She has cleaned every corner
of the house,
rearranged things twice,
then started on the garage.
Her belly so round, 
so full of grace,
she cannot feel her legs
or in between them.
All this will have to wait.

For him there is nothing romantic 
in the coming.
When there's not one 
more inch to spare,
one more ounce of air,
he'll  push his way
into the new world.

For now, 
there is still time
between the violent seconds.
She rises in the night,
to cook the peppers,
pops the stems and scatters seeds,
and marvels at their colors--
yellow, orange, red and green.			
Christmas in the air!					
But life starts with a fight,
a gritting of his will
and single-mindedness.
Necessity, the mother of invention. 
For his first breath,
he parts her bone,
slow and hard 
like the resurrection,
and  moving of the stone.

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If you want to hear the mountains,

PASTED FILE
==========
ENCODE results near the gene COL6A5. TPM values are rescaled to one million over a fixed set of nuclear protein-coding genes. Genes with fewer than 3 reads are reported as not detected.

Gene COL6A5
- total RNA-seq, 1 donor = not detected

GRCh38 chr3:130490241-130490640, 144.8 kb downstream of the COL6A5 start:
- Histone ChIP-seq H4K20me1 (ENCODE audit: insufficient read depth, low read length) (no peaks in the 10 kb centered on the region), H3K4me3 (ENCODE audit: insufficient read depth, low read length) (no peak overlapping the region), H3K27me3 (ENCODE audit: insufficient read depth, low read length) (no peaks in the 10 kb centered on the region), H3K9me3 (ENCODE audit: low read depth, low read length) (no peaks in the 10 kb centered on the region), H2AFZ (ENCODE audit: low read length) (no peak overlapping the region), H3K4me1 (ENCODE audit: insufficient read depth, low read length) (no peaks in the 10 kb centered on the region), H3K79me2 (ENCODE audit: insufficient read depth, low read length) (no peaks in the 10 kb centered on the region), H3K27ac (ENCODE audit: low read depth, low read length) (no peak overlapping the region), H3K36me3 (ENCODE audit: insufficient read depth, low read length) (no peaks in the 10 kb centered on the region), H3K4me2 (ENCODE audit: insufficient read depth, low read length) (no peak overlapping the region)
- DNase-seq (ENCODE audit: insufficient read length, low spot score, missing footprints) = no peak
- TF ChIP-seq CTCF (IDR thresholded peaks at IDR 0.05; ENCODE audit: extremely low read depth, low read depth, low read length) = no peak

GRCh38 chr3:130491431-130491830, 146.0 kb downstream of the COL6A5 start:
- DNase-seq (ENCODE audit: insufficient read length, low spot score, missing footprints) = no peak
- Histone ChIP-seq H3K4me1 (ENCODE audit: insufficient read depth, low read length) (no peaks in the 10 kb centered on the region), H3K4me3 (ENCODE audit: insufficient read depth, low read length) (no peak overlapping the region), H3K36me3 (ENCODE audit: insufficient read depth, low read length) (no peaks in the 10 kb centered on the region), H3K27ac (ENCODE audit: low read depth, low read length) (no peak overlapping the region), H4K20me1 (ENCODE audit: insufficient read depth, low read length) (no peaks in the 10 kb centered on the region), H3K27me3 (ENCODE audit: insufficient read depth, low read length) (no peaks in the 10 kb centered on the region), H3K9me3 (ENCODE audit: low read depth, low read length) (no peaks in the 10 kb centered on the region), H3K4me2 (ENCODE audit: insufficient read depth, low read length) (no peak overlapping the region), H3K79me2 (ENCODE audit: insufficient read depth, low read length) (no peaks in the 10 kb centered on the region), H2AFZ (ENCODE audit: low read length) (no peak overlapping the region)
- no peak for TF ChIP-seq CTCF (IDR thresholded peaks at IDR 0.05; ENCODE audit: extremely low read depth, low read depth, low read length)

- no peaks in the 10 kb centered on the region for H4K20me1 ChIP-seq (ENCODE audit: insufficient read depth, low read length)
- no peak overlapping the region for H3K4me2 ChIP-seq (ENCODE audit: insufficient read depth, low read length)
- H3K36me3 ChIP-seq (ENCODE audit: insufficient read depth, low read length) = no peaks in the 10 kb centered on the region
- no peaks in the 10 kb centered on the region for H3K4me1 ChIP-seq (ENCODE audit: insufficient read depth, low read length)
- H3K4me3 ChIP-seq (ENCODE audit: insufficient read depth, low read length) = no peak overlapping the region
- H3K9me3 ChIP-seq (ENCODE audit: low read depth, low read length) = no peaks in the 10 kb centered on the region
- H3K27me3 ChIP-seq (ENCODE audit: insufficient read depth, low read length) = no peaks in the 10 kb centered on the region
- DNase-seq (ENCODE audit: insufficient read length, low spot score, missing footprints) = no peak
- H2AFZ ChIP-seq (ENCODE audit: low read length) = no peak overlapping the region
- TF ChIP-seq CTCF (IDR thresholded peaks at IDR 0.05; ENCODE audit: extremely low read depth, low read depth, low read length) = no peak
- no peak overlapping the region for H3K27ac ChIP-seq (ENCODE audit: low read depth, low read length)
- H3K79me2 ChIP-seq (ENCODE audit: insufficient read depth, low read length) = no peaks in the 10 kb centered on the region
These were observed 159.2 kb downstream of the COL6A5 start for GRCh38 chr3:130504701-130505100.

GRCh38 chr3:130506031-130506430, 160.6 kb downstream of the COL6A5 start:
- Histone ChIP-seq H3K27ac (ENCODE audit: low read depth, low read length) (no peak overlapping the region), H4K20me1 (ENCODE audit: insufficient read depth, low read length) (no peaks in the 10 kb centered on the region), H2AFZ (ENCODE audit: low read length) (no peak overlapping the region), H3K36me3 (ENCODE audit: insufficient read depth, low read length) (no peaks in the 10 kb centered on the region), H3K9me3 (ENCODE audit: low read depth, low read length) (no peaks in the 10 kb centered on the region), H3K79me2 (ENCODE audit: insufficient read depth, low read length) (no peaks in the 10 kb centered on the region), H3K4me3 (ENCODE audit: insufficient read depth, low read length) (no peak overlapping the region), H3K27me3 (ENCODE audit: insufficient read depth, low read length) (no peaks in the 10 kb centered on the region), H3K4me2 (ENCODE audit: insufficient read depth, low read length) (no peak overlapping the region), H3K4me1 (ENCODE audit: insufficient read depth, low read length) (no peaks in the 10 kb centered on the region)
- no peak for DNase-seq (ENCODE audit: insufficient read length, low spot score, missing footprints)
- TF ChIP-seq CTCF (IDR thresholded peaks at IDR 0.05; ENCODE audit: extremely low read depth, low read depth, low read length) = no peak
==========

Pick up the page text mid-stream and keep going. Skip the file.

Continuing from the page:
do exactly as I say.
There are rules to things like this.
And I tell you that many 
have come this way more than once
and have not heard them yet.

You must leave Lima early.
The flight at five will get you there by six,
before the morning fog wraps Cuzco thick.
When that first crest of snowcaps rises
you'll feel the thinness of your breath.
A quiet ache will settle in the chest.
Do not stop for Indian trinkets.
Drink the coca tea and then go straight to bed.

At four you rise to start again,					
this time by train.
But do not think that you are almost there.
The ride will take six hours:
switchbacks laced with waterfalls
and clustered sheep.  Sit on the left
to see the Indians wrapped in layered rainbows,
black bowler hats and braids,
spinning llama yarn outside their homes,
the wisdom of their people lost